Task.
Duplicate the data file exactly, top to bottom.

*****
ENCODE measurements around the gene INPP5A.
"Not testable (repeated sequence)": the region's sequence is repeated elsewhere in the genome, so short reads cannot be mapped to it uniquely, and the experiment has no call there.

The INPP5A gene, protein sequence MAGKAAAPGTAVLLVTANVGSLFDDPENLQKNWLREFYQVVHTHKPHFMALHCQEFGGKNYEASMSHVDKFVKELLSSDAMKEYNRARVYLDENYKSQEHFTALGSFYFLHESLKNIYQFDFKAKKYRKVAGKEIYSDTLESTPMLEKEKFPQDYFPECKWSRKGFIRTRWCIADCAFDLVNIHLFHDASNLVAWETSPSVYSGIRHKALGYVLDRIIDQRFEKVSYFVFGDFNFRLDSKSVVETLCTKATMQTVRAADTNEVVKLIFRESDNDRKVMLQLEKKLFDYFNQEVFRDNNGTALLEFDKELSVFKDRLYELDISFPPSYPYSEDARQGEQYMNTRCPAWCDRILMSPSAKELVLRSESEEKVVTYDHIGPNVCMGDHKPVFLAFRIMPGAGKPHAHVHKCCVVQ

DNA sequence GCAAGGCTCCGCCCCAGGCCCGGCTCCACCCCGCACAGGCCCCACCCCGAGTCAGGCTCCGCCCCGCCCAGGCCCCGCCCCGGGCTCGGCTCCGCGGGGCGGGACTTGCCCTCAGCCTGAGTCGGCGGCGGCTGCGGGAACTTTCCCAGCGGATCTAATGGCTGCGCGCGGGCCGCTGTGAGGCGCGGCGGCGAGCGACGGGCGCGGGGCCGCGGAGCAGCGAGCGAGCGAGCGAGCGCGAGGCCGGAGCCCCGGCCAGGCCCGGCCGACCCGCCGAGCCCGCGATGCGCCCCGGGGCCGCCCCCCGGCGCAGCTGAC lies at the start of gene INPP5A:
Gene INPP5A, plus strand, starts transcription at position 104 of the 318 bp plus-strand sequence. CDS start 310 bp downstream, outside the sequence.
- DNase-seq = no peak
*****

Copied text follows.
ENCODE measurements around the gene INPP5A.
"Not testable (repeated sequence)": the region's sequence is repeated elsewhere in the genome, so short reads cannot be mapped to it uniquely, and the experiment has no call there.

The INPP5A gene, protein sequence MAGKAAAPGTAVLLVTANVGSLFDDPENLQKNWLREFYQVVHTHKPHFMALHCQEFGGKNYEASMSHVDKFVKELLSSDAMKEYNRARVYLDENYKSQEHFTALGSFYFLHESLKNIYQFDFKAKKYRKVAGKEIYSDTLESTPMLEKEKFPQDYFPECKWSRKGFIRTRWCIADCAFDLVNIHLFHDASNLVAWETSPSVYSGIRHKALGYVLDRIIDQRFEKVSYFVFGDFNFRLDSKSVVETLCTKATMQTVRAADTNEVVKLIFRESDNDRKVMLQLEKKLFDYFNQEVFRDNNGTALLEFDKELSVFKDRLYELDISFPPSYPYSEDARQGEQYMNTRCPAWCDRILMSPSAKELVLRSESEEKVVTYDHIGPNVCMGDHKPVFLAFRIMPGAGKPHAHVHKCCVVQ

DNA sequence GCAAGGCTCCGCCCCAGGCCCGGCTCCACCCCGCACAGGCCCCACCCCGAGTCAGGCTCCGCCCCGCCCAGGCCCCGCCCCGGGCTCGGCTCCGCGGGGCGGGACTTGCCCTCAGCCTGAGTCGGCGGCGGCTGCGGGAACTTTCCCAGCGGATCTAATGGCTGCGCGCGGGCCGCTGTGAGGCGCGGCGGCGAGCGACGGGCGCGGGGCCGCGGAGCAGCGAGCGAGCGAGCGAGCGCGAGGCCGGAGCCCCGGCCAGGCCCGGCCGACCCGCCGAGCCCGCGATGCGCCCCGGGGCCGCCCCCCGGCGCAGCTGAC lies at the start of gene INPP5A:
Gene INPP5A, plus strand, starts transcription at position 104 of the 318 bp plus-strand sequence. CDS start 310 bp downstream, outside the sequence.
- DNase-seq = no peak